When I named this blog "Versus Populum," I chose the title deliberately. Because of my interest in liturgy, I intended a slight nod in the direction of what had been for some time a relatively minor controversy among church-types -- viz., whether the mass ought to be celebrated with the presbyter/pastor/priest facing the altar or facing the people. "Versus Populum" translates as "facing the people," but I did not intend to act as a proponent of that liturgical posture: I, in fact, prefer (for aesthetic, theological, liturgical, and pastoral reasons) the opposite -- called "ad orientem" or "toward the East" -- in which the pastor faces the same direction of the people, traditionally east, to face the rising sun/Son. I was convinced of the propriety of this position -- in contradiction of what I was taught by Robert Jenson decades ago -- by no less an authority than then-Cardinal Joseph Ratzinger, in a book written "before he changed the color of his cassock" (as Fr. Newman -- see below -- describes the situation).
I chose the title because I wanted to raise issues of church life face-to-face, as it were, with the people of the Church. I want to speak eye-to-eye, not from some great tower from which my wisdom can fall like rain on the needy. Just so it's clear: My choice of a title was word play.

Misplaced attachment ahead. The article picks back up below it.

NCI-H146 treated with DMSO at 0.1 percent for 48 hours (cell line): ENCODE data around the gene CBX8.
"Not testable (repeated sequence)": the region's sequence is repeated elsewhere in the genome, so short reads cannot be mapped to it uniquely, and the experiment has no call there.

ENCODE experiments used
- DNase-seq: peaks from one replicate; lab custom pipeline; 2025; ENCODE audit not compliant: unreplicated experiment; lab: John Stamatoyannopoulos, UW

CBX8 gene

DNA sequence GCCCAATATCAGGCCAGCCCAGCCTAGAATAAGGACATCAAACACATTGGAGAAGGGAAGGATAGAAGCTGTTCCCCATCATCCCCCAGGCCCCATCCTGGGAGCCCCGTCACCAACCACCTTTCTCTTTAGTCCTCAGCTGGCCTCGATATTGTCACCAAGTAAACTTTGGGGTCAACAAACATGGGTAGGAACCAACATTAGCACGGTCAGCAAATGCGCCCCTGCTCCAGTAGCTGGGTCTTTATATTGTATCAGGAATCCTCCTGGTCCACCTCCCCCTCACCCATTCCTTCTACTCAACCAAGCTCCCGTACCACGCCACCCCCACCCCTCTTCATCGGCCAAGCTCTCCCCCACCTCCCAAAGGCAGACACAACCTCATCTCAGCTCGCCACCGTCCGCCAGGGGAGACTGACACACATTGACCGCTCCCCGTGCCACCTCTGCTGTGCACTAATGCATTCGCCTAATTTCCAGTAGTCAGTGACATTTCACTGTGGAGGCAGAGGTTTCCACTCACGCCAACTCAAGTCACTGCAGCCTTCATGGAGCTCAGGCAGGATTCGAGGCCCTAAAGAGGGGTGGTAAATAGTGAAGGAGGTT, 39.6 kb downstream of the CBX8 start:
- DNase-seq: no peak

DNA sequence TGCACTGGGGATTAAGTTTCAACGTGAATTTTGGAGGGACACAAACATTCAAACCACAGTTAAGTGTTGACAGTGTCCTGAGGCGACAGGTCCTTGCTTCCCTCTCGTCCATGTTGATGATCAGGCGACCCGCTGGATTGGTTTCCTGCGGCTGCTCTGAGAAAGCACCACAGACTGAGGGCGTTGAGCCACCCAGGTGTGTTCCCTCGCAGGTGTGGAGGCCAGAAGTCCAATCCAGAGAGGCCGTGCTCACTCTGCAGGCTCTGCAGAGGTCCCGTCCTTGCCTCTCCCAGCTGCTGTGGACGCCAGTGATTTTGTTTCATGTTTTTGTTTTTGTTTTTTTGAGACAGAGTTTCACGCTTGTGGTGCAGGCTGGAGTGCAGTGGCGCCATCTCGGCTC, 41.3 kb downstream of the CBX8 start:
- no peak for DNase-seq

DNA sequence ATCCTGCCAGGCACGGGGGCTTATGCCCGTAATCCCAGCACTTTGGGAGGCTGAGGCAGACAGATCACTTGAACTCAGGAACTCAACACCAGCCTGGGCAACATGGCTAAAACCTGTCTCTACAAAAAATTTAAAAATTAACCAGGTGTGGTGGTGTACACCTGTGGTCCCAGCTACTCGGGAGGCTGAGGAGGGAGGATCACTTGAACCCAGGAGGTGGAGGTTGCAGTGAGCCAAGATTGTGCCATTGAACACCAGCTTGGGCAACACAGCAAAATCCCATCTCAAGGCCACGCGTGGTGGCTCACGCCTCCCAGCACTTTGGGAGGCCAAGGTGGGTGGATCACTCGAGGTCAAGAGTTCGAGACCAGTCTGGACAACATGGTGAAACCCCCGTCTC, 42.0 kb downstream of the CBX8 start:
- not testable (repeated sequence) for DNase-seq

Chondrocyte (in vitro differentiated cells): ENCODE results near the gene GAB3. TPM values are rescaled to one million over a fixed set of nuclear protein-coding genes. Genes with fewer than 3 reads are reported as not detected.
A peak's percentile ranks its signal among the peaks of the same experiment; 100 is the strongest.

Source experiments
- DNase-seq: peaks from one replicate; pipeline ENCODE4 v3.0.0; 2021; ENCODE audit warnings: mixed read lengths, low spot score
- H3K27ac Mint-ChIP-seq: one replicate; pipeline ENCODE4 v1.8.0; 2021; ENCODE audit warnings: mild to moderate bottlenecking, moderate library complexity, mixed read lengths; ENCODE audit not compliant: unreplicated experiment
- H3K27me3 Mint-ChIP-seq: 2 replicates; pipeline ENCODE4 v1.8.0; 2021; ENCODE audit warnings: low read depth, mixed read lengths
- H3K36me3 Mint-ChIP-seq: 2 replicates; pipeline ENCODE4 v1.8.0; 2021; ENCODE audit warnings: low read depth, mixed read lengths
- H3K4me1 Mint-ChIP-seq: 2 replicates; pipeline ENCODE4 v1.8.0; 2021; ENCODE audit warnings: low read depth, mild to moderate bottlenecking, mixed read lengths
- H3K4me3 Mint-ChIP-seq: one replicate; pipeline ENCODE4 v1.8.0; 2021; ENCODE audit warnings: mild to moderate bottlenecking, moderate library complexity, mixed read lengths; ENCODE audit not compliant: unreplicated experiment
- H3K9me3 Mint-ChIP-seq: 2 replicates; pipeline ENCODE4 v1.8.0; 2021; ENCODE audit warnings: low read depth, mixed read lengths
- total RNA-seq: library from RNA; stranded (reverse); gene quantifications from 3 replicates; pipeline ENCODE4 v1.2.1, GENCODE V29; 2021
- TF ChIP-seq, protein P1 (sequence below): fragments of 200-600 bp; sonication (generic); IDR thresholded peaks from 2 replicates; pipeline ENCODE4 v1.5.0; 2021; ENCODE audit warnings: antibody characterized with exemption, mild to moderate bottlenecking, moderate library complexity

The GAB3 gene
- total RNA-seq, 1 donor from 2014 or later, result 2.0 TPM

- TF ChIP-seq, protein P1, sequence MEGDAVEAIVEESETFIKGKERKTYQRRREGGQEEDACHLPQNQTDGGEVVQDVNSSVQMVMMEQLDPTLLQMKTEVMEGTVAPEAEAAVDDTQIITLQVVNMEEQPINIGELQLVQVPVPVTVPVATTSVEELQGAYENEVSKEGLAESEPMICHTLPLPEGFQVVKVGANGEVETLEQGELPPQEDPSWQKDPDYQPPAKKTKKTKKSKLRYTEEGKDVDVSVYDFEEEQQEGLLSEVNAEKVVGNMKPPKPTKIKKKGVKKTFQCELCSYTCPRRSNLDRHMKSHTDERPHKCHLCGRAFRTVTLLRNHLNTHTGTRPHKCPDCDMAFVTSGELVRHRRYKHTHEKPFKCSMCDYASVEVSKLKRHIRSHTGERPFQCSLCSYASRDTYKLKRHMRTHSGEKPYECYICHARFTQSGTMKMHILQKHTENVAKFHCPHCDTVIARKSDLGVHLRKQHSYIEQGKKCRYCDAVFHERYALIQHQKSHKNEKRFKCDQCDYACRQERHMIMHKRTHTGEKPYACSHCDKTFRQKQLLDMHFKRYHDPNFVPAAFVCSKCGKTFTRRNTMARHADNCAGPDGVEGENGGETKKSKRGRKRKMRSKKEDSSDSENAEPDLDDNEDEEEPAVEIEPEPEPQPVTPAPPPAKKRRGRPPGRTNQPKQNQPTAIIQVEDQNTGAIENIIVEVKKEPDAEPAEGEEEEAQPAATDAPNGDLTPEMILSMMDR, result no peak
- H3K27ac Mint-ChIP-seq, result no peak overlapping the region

Now comes a blog with a title the opposite of mine which does, in fact, stand for what it says: Fr. Jay Scott Newman writes "Ad Orientem," and he strenuously argues regularly for all kinds of re-orientation in the Church. Fr. Newman is a robust scholar, debater, writer, and priest. Even when I disagree with him (as I often do), I find that he is worth reading. (That, in this case, we agree both in principle and in level of enthusiasm on the matter of east-facing priests pleases me.) At this entry, he commends a book on the subject of the direction a priest ought to assume in leading the mass. I will try to read the book soon, especially given that it argues for a position with which I agree (and that it is endorsed by the person who convinced me of the propriety of the posture).
I commend further Fr. Newman's blog to you. He is a good friend of Fr. Al Kimel, whose work in "Pontifications" I regularly recommend here. And by reading the two of them (with a critical eye), one could get a quite decent education in classic Christian theology.
By the way, my title to this post is also meant humorously. I do not mean to suggest that there is a battle of the blogs going on between Fr. Newman and me. I'm smarter than that: I'd lose any such contest hands down. The lawyer in me just couldn't resist using "versus" three times in one heading.